Simultaneously exploited, expendable, and worshipped, the mutants of X-Force are trapped in a media cycle that they can only struggle to control. In a universe where mutants are “hated and feared” they are idolized like popstars, quantified like sports stars, at the same time that they are sent off on dangerous missions that aren’t always for the most altruistic of reasons. Their missions are just as likely to have secret, sinister government or corporate motivations, as they are to be for the betterment of mankind. As opposed to being shunned by society and the media at large for being lowly mutants, they’ve leveraged their lives and future for fame. Instead of hate and derision, they are celebrated for risking their lives on national television, and providing slaughter as entertainment. Either kill or be killed for the amusement of a live audience. After all, they’re only mutants.
Characters like Phat (an Eminem-type analog whose background may not be as rough as portrayed) and Vivisector (a well-educated werewolf) bond together in their mutual lack of media spotlight. In an effort to up their profile, they concoct a scheme to hint that they have developed feelings for each other (both characters are male) and in the process discover that they actually do have feelings for each other.
One of the replacement players, a brash young African-American character named Spike, makes a bid to join the team (himself apparently a homage to former NBA superstar Allen Iverson, driving the professional sports analogy home even more) and spends all his time antagonizing the other African-American on the team, The Anarchist, because of his upbringing.
Tike Alicar, aka The Anarchist, is one of the main characters of the series. As will be a theme with many of the characters, there is far more to him than his ambitious and brash surface personality would suggest. He initially resists the inclusion of The Spike, because, in his mind, that would make him expendable and virtually guarantee his death (because you only need one black character on any TV show).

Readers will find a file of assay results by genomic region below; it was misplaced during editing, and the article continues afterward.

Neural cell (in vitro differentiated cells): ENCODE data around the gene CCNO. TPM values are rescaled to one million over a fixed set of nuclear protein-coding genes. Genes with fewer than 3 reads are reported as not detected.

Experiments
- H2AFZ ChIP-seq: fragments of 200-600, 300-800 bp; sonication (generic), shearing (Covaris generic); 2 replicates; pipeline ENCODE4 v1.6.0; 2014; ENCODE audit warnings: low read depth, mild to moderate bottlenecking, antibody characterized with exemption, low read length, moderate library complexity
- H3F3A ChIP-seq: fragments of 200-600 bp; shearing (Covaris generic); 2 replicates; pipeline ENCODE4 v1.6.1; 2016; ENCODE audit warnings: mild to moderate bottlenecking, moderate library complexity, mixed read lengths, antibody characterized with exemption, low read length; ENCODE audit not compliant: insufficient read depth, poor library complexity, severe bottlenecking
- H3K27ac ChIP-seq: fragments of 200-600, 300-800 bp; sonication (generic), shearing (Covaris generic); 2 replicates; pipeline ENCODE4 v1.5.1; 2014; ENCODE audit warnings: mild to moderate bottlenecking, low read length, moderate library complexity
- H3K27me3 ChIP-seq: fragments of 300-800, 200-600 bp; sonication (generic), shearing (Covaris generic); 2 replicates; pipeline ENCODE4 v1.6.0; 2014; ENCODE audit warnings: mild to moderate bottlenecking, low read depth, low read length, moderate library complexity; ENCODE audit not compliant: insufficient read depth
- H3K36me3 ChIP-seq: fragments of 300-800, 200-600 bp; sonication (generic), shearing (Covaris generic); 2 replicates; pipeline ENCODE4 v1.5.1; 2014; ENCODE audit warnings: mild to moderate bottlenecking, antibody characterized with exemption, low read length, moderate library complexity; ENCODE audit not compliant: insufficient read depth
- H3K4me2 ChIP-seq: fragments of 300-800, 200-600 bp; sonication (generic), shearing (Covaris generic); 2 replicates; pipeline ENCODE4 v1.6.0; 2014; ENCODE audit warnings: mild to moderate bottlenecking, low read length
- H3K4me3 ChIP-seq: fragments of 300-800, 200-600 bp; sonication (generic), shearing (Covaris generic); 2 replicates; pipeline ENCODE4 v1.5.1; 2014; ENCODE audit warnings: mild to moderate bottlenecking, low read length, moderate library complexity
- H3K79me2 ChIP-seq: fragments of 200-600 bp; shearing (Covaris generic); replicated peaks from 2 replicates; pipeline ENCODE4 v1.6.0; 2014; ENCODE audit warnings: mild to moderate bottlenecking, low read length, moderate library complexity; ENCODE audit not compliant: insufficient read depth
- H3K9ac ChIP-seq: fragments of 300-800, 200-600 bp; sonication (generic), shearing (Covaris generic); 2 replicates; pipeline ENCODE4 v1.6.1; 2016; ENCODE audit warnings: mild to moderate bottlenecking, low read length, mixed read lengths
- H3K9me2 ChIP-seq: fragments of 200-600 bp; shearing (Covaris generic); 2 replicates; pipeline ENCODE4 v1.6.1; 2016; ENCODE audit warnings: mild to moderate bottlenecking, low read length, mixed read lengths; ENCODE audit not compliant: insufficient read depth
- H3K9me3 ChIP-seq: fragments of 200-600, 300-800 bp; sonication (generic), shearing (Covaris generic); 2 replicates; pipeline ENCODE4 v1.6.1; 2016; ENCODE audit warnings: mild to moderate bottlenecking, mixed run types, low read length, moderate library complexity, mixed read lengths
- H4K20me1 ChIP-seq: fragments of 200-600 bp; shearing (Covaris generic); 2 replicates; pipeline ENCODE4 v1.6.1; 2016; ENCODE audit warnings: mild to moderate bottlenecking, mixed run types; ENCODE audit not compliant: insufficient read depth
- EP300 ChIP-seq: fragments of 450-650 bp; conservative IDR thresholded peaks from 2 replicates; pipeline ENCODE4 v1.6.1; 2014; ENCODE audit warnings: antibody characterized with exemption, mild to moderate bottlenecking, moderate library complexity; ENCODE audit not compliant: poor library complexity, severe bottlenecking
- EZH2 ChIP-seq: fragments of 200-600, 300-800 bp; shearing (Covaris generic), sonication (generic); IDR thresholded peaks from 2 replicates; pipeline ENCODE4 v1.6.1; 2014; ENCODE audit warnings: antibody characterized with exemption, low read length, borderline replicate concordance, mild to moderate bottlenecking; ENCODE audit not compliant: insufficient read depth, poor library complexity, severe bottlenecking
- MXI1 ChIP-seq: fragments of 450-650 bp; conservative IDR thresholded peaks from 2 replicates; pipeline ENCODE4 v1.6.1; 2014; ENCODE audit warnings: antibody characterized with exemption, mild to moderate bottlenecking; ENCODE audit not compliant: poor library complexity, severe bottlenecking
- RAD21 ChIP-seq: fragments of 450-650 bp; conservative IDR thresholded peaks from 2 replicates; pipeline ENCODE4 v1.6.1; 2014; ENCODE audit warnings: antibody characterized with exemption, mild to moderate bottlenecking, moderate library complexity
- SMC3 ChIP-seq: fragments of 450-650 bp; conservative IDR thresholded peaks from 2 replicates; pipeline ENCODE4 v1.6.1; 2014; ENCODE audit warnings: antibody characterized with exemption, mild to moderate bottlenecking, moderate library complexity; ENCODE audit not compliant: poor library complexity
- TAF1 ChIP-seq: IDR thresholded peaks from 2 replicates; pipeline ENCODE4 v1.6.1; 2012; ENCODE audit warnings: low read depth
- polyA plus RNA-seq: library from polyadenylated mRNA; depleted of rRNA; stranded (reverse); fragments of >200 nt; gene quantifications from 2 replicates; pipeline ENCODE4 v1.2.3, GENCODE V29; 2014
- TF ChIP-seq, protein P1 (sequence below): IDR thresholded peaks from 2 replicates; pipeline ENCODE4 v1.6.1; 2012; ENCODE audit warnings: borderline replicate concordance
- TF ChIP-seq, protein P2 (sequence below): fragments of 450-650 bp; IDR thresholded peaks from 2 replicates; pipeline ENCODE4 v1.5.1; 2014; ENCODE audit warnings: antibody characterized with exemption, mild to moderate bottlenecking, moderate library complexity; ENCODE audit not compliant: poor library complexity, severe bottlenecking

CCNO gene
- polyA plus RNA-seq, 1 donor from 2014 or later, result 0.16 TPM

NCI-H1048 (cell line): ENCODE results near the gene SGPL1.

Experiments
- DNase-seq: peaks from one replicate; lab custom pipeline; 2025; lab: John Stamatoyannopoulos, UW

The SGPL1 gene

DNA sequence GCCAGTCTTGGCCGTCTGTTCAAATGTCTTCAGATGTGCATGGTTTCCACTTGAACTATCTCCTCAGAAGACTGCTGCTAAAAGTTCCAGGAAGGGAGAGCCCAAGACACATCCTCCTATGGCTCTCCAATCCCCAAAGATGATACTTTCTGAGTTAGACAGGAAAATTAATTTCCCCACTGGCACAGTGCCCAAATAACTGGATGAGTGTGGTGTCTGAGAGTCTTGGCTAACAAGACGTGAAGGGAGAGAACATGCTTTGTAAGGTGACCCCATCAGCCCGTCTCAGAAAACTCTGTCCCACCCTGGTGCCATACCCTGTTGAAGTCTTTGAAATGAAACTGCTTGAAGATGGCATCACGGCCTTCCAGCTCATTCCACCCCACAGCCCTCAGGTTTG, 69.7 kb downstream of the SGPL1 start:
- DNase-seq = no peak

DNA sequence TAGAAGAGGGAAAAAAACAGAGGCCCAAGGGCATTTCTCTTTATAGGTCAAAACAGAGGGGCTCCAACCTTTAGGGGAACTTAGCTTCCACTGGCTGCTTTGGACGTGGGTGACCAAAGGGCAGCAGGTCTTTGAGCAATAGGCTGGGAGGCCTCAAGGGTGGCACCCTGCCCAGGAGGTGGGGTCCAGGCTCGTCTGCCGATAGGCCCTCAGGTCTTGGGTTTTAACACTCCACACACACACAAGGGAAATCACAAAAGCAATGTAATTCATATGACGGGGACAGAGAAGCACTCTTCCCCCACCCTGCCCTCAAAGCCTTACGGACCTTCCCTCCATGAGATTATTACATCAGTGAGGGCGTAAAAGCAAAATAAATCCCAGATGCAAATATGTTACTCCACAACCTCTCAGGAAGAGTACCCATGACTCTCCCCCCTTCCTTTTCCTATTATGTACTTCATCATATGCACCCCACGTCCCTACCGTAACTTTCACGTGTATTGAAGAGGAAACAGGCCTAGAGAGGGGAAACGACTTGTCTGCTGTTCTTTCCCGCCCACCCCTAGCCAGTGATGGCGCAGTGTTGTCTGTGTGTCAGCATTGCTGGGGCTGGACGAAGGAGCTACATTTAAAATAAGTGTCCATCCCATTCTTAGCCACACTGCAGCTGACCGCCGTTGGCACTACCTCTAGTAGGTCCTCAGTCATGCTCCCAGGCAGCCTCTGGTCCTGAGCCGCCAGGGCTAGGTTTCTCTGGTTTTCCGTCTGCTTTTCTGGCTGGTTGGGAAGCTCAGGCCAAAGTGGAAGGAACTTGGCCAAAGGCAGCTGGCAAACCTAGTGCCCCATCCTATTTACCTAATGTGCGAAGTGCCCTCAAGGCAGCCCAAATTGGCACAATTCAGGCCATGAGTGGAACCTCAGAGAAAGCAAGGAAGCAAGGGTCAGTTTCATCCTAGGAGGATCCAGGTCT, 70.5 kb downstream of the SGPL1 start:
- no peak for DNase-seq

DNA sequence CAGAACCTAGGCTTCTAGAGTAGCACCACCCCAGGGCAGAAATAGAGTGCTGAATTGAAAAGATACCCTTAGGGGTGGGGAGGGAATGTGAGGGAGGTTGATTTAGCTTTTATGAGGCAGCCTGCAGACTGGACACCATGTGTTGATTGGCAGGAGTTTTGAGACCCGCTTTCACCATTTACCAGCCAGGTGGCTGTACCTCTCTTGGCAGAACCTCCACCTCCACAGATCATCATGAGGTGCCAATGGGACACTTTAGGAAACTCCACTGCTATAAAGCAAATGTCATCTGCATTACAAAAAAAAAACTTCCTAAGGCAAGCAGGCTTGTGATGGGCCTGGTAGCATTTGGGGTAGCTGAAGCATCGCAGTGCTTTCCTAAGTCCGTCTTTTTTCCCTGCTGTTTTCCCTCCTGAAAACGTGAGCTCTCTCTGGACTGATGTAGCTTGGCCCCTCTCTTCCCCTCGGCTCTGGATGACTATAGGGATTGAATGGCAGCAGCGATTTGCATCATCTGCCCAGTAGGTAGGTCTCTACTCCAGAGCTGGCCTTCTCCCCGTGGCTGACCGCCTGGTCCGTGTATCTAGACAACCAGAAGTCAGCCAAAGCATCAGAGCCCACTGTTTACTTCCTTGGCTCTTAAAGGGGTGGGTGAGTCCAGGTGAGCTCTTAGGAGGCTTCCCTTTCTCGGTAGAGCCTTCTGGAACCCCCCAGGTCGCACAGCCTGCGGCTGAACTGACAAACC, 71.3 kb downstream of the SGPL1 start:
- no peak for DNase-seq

Guy “The Orphan” Smith, the leader of the team, formerly went by the codename Mr. Sensitive. Due to both his powers (he has ultra-sensitive senses, requiring him to wear a specially designed suit to control them) and his openness toward expressing his emotions. He cares, openly, which stands in stark contrast to most of the other characters, who only care when nobody is watching. Not only is he extremely effective as a combatant, his honesty about himself eventually inspires fierce loyalty in the rest of the team, even causing them to deny offered deals (by slimy “team owner” Spike Freeman) for power or leadership in deference to Guy. Despite all that express goodness, the character still has a dark and troubled side, which manifests itself in a nightly round of Russian roulette.
Doop, the oddly shaped floating creature that serves as the cameraman for the team, is ready made for those readers that gravitate toward the offbeat and strange (like myself). Not merely a spectator on the sidelines, he uses his longtime friendship and mutual respect (retconned into the story, making it all the more absurd) with Wolverine, in a key situation to clearly show his allegiance is to the X-Force team, and not Coach or Spike Freeman. Other hints are made as to a more sinister manipulation of the team on Doop’s part, but are never explored fully.
Edie “U-Go Girl” Sawyer. What can I say about U-Go Girl that could possibly convey how much I love this character? Not much, I suspect. Like The Anarchist, she is brash and rude, openly concerned with her personal brand, and ambitious to the point of treachery. But as the layers are peeled back issue by issue, we see the person that she really is. The sacrifices she has made, and the struggles that she has endured.
Her relationship with her sister will change everything you might have believed about the character up to that point. Eventually, ambition gives way to fierce loyalty, and even love, as she develops a relationship with Guy. I miss her, and my entertainment life is that much less bright without her monthly adventures to fill my senses with joy and appreciation. (I assure you, my love of this character is only partially because of how sexy I find her, which is both creepy and inexplicable. But I’m okay with that.)
The bond and mutual respect that forms between The Orphan, Anarchist, and U-Go Girl is a beautiful thing to watch unfold, made all the more poignant by the initial selfishness of The Anarchist and U-Go Girl. These characters found each other, and we were along for the ride. It’s not a ride I’d recommend you miss out on. I find myself frequently drawn to the bonds that are formed between fictional characters, the devotion they can have for each other, the sacrifice of personal gain to the benefit of a friend or shared goal. (See Avatar: The Last Airbender for what is essentially a flawless example of this.) It makes me happy. Which makes what happens to them all the more tragic and affecting.